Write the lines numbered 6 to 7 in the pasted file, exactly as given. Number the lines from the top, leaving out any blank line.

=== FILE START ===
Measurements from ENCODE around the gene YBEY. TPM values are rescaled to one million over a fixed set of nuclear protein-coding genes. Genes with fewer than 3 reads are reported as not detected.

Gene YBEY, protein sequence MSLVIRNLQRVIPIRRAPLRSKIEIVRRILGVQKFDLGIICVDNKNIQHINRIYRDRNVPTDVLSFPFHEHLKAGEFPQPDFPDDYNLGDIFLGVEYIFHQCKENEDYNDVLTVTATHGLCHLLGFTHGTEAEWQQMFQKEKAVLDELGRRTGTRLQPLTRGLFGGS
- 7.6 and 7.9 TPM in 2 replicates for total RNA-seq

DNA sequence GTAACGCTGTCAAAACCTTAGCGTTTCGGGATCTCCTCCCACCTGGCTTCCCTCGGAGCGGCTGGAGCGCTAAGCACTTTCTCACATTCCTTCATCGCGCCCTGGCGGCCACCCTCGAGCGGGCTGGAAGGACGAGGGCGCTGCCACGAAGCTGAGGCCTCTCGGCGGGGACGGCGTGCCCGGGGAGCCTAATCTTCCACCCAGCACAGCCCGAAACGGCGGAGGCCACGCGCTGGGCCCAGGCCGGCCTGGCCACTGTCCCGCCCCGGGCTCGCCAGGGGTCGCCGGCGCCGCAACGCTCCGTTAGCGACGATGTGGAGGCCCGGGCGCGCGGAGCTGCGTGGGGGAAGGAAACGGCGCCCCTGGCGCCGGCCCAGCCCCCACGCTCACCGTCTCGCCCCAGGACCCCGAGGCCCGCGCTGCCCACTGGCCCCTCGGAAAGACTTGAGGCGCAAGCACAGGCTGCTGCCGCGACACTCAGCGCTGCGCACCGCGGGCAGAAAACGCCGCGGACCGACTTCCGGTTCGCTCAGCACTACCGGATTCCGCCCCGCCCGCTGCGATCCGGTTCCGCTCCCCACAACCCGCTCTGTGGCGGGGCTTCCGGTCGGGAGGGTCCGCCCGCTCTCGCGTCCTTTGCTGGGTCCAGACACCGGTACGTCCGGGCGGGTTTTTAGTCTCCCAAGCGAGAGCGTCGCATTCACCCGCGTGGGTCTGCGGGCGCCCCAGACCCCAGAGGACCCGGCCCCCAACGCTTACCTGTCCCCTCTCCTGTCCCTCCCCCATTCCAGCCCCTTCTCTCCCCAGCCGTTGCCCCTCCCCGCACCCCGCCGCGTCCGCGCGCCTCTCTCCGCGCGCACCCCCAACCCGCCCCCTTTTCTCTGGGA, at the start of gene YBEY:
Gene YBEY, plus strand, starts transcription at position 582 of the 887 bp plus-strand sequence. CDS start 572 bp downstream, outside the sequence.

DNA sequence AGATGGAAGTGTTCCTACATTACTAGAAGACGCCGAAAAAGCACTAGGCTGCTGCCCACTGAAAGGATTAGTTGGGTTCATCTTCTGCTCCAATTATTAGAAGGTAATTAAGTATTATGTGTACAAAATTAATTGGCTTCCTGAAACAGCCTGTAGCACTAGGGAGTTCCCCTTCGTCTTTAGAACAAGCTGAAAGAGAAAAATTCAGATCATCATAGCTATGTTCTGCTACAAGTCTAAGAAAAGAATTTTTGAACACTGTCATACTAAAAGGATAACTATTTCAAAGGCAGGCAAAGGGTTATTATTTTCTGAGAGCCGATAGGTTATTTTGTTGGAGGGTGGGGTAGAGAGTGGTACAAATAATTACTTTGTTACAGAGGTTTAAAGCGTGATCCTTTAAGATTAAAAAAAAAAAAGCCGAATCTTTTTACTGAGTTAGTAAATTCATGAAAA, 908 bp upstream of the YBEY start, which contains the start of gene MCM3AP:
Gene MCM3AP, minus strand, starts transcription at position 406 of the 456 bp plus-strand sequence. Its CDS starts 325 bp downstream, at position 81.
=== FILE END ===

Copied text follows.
DNA sequence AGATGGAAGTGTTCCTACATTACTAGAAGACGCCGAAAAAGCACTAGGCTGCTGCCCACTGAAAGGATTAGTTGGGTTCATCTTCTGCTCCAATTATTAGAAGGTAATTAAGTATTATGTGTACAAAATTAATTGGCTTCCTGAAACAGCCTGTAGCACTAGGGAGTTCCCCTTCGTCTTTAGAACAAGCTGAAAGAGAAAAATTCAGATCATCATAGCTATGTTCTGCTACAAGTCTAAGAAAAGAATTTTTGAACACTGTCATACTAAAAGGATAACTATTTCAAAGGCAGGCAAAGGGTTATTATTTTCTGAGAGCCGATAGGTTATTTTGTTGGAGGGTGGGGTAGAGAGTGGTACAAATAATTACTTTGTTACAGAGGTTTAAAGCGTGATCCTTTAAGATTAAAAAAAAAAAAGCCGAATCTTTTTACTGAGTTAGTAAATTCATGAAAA, 908 bp upstream of the YBEY start, which contains the start of gene MCM3AP:
Gene MCM3AP, minus strand, starts transcription at position 406 of the 456 bp plus-strand sequence. Its CDS starts 325 bp downstream, at position 81.